It's one of Hitchcock's earliest uses of what would become a major theme for him, that of the innocent man pursued for a crime he didn't commit. In this case, it's a Canadian fellow named Richard Hannay (Robert Donat) who, while visiting London, meets a beautiful spy who is then murdered in his apartment, leaving police to assume he's the culprit. Hannay goes on the run and winds up entangled with a woman named Pamela (Madeleine Carroll), who does not believe his innocence at first. At one point they are handcuffed together, one of the earliest instances of that goofy plot device. Their quarrelsome travels through the countryside may remind you of Clark Gable and Claudette Colbert in It Happened One Night, from a year earlier.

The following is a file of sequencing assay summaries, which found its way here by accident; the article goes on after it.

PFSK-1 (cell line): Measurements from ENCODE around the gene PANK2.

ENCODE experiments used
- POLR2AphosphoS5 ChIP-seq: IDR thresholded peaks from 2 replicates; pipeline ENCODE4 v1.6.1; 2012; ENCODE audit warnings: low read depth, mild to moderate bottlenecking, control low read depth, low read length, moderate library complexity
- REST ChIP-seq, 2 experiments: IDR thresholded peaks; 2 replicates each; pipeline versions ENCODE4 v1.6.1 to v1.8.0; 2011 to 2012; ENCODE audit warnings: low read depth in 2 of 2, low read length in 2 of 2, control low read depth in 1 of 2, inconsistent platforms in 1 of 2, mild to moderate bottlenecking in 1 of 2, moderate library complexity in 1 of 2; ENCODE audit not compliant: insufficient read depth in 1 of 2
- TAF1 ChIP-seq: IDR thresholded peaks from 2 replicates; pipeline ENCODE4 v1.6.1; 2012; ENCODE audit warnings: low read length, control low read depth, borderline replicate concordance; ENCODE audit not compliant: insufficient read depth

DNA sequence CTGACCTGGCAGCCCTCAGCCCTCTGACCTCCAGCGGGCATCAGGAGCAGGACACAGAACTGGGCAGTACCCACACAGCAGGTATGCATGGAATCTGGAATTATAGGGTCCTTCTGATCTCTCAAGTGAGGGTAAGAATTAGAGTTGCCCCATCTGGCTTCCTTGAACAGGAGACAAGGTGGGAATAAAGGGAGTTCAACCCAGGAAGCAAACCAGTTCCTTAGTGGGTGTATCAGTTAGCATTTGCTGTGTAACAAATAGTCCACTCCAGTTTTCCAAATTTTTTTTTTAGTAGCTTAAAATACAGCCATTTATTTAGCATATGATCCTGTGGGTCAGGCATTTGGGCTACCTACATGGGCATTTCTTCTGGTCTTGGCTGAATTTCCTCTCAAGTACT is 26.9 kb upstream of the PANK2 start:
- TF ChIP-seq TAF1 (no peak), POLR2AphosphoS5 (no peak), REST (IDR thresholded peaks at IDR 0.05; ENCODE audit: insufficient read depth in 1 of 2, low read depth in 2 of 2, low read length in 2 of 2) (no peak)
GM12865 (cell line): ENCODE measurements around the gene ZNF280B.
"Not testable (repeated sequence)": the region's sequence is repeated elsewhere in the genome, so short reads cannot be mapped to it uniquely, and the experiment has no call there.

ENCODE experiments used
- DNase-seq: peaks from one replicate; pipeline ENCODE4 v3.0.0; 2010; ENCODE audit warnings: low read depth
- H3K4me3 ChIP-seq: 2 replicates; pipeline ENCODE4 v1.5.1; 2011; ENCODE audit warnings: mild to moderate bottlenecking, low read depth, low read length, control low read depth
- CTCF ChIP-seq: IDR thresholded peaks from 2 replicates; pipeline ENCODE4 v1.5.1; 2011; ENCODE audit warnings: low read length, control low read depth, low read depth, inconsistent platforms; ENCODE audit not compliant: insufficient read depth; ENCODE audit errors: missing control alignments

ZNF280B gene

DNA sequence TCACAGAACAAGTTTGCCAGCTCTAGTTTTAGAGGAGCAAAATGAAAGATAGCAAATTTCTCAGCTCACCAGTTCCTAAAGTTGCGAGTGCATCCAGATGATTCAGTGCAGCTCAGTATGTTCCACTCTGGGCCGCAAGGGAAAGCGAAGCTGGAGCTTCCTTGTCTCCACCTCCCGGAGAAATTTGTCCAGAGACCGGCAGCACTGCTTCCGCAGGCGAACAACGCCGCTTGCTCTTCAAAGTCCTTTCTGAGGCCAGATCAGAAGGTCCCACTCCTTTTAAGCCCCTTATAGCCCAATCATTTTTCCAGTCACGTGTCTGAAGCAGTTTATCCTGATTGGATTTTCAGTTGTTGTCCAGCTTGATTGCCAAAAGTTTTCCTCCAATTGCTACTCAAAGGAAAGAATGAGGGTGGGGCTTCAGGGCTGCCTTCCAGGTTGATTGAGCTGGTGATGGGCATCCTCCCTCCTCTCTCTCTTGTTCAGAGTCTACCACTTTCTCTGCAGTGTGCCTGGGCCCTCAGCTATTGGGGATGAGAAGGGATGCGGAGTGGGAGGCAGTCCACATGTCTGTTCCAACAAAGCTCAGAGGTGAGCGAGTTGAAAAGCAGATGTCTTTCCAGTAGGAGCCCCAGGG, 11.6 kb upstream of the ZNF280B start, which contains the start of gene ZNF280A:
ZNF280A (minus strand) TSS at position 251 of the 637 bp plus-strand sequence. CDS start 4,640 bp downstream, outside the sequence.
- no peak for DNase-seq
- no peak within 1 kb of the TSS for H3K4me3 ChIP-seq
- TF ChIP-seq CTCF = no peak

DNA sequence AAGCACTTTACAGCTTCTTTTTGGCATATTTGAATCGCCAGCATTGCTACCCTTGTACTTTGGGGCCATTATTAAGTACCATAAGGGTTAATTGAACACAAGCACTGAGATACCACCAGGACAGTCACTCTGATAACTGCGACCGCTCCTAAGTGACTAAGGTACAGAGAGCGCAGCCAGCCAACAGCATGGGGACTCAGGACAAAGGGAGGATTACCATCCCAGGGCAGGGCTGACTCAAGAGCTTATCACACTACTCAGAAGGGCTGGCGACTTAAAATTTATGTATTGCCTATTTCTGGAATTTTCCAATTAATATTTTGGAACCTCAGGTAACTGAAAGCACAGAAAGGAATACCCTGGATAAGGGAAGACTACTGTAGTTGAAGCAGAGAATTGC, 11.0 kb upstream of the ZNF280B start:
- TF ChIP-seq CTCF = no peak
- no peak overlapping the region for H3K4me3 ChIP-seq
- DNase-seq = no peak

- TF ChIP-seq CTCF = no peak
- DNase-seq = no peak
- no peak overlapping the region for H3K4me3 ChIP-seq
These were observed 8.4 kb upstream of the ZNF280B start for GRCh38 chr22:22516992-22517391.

There is currently a live adaptation of The 39 Steps playing on Broadway and London's West End, and touring the United States. It's a comedy version, with all the roles played by just four actors, and it has an abundance of slapstick, farce, wordplay and non sequitur Hitchcock references. You should see it if you get the chance -- it's very funny.
In the meantime, familiarize yourself by watching The 39 Steps at SlashControl!